If it were possible to bottle and resell whatever powers Michelle Collier's "A Tribute to the Hollywood Blondes" show, the nation would never experience an energy shortage.
For the second week in a row, Maestro David Robertson has taken a well-known piece in the standard repertoire, plugged it into a high-voltage socket, and produced a performance that crackles with electricity.
Every now and then the most publicized event in a symphony concert turns out not to be the one that leaves the greatest impression. This weekend all the fuss was about the local premiere of Alexander Zemlinsky’s lavishly scored and slightly exotic “Lyrische Symphonie” ("Lyric Symphony") Op. 18 (1922-23) with baritone Lucas Meachem and local favorite soprano Christine Brewer. For me, though, the real highlight of the program was Maestro David Robertson’s highly charged version of Schubert’s “Symphony No. 8 in B minor", D. 759 (“Unfinished”) from a century earlier.
Mozart, as they used to say over at Variety, is clearly “boffo” with St. Louis Symphony audiences. The crowd at Friday morning’s concert was larger than usual and obviously appreciative of Bernard Labadie’s vibrant readings of Mozart’s 33rd and 40th symphonies, as well as with Principal Clarinet Scott Andrew’s elegant work in the "Clarinet Concerto, K. 622".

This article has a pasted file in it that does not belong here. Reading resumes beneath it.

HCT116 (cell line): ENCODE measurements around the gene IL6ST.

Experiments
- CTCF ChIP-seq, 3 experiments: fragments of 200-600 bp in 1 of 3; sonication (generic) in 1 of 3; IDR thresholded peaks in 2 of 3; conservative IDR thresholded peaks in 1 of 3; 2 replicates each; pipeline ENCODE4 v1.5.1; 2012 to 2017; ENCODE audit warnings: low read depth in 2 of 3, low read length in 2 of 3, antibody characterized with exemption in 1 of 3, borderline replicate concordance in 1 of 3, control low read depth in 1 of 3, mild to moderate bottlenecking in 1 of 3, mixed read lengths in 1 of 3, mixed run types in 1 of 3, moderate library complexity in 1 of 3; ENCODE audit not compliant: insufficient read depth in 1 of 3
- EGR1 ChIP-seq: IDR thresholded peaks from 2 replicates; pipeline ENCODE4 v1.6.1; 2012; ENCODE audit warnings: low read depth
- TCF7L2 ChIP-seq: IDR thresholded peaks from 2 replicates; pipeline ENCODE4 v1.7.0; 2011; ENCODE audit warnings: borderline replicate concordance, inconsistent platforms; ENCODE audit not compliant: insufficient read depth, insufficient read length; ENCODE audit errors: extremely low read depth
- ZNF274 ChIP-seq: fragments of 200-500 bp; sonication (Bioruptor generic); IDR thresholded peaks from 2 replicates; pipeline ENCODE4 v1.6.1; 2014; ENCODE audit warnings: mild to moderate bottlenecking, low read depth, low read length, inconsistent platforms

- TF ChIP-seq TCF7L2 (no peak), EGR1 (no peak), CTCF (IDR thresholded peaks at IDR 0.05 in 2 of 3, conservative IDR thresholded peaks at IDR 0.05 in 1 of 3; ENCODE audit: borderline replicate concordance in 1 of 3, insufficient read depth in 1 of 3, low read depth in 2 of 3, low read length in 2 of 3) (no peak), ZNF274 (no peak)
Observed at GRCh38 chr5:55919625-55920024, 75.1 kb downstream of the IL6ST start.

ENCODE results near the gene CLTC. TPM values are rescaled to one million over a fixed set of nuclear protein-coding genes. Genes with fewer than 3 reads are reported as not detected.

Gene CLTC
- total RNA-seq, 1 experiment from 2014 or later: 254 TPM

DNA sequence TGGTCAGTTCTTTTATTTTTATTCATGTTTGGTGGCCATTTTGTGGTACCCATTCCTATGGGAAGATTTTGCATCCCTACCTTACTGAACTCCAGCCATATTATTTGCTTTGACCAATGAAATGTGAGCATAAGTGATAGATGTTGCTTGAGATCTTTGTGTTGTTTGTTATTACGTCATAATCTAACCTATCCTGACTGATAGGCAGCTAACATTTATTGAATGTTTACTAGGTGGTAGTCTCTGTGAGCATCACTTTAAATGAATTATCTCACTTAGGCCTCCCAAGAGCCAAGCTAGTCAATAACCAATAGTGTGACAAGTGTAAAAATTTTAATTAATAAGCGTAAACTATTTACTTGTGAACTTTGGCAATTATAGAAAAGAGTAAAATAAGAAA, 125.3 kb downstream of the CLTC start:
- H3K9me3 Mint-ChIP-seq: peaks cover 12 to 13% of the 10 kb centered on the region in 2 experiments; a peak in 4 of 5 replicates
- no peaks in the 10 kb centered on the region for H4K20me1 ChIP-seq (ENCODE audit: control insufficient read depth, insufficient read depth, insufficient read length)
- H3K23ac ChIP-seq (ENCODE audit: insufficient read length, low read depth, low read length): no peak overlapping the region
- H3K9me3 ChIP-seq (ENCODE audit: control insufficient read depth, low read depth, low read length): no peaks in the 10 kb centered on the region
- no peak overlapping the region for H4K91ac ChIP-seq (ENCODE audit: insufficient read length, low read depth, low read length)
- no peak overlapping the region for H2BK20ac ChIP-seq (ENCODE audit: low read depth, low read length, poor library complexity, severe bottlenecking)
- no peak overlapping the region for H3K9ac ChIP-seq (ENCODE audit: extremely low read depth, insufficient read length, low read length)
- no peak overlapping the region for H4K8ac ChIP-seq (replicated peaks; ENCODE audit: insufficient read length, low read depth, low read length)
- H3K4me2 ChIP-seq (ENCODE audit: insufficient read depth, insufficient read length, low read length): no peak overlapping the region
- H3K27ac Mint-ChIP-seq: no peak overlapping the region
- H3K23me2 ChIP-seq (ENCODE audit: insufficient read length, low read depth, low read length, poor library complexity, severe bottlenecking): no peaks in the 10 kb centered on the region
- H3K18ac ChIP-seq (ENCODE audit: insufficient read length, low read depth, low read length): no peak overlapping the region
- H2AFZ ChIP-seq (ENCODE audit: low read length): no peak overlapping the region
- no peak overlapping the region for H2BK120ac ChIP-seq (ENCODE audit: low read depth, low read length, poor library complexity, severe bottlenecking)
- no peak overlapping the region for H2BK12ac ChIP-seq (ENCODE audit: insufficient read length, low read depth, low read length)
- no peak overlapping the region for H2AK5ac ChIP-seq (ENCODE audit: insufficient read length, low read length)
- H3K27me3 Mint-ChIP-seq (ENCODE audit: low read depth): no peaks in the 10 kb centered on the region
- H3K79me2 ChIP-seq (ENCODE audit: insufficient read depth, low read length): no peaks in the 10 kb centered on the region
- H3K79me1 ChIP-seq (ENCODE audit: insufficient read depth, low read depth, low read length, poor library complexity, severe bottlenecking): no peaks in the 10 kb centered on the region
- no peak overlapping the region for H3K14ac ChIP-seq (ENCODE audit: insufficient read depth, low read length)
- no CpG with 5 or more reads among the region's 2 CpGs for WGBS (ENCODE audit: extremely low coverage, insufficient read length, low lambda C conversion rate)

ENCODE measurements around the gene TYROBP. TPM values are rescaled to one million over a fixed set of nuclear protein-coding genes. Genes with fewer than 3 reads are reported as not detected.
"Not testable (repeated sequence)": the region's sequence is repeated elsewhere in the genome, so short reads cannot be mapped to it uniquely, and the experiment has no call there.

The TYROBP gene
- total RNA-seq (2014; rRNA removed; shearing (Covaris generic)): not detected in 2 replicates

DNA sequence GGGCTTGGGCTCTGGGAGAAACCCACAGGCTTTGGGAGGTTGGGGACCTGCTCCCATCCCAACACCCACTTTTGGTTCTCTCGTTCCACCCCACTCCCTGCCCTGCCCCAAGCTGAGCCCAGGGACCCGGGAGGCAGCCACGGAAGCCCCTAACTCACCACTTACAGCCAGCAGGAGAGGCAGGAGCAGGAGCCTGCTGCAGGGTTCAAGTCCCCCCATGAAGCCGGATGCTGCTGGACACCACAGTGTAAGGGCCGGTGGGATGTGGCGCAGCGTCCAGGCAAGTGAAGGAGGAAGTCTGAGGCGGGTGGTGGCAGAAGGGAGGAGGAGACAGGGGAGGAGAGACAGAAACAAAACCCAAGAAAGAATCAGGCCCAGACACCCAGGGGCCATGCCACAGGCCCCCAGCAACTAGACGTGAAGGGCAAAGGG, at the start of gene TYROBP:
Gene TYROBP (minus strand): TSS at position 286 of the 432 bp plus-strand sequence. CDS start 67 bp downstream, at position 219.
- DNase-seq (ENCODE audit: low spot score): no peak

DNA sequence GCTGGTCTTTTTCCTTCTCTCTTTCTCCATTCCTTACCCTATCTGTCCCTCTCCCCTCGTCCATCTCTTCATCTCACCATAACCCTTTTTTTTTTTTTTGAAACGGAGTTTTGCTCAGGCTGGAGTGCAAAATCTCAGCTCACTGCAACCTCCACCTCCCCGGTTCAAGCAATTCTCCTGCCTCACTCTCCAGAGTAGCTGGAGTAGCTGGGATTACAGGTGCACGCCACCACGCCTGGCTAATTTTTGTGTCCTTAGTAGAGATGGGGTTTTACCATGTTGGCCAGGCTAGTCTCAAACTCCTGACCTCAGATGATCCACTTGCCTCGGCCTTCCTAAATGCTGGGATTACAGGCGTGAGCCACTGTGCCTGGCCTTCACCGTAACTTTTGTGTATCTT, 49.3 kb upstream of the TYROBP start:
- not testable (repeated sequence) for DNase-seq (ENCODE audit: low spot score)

As I have noted before, Ward Stare (who completed his tenure as Resident Conductor of the symphony in 2012 and is now in demand as both and operatic and symphonic conductor) is someone to watch.
As René Spencer Saller points out in her program notes for these concerts, the legendary violinist/composer Niccolò Paganini was the early 18th century equivalent of a modern rock star, with an extravagant talent and matching lifestyle.
St. Louis’s own Keith Jozsef is a member of that increasingly rare species of showbiz fauna, the professional magician. Not only that, but a professional magician with a full-evening magic show—something rarely seen these days outside of high-traffic tourist traps like Las Vegas or Branson.
A contemporary composer conducting the symphony in a program of his own music isn’t usually the sort of thing that generates long lines, either at the box office or at the rest rooms during intermission.
Winter Opera has closed their current season with a musically splendid and visually satisfying production of Puccini’s 1900 political melodrama “Tosca.” Acting and some casting choices did not always strike me as ideal, but the company sang beautifully, the orchestra sounded solid, and the sets and costumes were, given the group’s small budget, quite lavish.
Carrot, the titular canine in Daniel Damiano's "Day of the Dog," the world premiere of which is being presented by St. Louis Actors' Studio, is a German Shepherd mix and the family pet of accountant Paul and interior designer Julianne. He never appears on stage, but his presence--and his problem--are obvious as soon as the lights go up and Paul enters with heavily bandaged arms and hands.